Why are rappers more likely to sing about being "schizophrenic," while white crooners are more apt to call themselves "depressed"? And why do supposed schizophrenics often get jailed rather than treated? The answer to both questions, according to psychiatrist and author Jonathan Metzl, traces back to the racially charged 1960s, when black dissent became redefined as mental illness—and mental illness as crime.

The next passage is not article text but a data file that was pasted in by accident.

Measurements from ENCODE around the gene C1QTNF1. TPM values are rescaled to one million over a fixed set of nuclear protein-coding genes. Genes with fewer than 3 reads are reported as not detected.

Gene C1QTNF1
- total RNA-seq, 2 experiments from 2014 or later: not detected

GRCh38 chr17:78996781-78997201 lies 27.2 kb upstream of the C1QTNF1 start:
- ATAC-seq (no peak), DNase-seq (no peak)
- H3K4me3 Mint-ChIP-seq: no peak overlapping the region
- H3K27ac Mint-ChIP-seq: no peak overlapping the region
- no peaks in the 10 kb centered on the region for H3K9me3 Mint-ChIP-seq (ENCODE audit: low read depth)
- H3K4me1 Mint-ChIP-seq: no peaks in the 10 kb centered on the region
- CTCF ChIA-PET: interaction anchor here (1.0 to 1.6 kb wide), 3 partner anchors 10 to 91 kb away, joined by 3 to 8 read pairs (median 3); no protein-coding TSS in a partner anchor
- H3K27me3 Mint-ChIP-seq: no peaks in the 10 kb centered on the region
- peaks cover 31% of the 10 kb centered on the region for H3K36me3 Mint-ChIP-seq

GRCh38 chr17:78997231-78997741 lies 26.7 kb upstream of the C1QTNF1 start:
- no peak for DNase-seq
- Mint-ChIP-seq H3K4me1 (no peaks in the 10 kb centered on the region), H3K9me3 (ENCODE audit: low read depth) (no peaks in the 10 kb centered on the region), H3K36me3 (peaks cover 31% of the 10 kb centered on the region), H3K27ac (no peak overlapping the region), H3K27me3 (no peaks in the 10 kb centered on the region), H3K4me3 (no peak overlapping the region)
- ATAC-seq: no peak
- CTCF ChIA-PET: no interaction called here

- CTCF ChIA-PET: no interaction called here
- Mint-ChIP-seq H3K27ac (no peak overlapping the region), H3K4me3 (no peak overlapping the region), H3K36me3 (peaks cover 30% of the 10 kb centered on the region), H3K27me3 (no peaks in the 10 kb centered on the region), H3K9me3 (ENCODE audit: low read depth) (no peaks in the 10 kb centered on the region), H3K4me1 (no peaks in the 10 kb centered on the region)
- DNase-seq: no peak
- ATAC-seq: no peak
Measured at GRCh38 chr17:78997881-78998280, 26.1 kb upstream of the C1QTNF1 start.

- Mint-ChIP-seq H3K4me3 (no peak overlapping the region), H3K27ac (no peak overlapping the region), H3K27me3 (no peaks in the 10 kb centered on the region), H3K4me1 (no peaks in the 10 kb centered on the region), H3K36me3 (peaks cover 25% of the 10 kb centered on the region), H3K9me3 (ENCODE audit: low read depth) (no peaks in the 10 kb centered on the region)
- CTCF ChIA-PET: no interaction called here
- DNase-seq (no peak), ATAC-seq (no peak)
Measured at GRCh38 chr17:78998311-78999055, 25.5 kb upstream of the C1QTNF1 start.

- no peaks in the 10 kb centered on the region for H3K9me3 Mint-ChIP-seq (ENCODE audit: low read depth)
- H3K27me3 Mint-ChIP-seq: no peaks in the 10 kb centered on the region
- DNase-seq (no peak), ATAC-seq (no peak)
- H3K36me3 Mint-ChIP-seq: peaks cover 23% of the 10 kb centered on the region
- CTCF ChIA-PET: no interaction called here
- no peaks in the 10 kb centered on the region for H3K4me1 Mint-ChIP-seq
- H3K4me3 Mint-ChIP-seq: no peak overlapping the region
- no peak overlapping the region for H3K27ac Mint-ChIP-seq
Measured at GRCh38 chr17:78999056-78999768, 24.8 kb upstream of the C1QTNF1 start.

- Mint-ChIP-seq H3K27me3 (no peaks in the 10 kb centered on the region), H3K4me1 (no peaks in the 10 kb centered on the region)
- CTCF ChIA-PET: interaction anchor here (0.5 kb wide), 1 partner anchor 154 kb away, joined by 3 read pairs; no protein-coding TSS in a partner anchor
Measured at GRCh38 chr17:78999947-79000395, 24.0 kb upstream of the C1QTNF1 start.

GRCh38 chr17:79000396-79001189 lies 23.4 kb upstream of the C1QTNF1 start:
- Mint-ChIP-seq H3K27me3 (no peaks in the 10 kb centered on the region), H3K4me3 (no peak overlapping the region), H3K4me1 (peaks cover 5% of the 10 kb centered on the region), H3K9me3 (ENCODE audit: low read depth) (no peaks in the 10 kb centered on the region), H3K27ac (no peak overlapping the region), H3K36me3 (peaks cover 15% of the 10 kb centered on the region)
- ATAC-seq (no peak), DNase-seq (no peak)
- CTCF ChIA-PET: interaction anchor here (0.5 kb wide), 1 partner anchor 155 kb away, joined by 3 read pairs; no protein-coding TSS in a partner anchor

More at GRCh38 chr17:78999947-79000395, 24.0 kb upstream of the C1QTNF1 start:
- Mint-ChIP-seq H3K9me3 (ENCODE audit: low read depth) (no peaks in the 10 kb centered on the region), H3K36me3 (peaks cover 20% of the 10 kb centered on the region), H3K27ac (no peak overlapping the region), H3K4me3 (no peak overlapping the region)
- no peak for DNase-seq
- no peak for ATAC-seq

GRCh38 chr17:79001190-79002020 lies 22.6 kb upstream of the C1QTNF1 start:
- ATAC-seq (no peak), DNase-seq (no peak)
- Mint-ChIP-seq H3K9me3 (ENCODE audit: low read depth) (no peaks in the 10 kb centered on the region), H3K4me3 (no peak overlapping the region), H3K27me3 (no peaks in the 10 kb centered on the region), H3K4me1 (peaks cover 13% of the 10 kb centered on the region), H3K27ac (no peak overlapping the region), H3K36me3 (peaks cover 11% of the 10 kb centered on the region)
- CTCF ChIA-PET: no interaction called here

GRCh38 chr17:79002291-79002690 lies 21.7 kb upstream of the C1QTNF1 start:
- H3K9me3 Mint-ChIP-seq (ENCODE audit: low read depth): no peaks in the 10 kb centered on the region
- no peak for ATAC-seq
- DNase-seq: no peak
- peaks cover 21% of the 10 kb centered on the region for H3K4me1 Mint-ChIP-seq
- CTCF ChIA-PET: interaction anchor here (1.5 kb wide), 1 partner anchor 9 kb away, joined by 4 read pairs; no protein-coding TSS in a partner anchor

In his Big Think interview, Metzl traces the complex and shifting history of schizophrenia, a very real illness that has nonetheless become entangled in some very dubious stereotypes. He also speaks more broadly about the social and cultural dimension of mental illness, arguing that psychiatrists must gain a subtler appreciation of this context in order to define diseases more precisely, and treat them more effectively.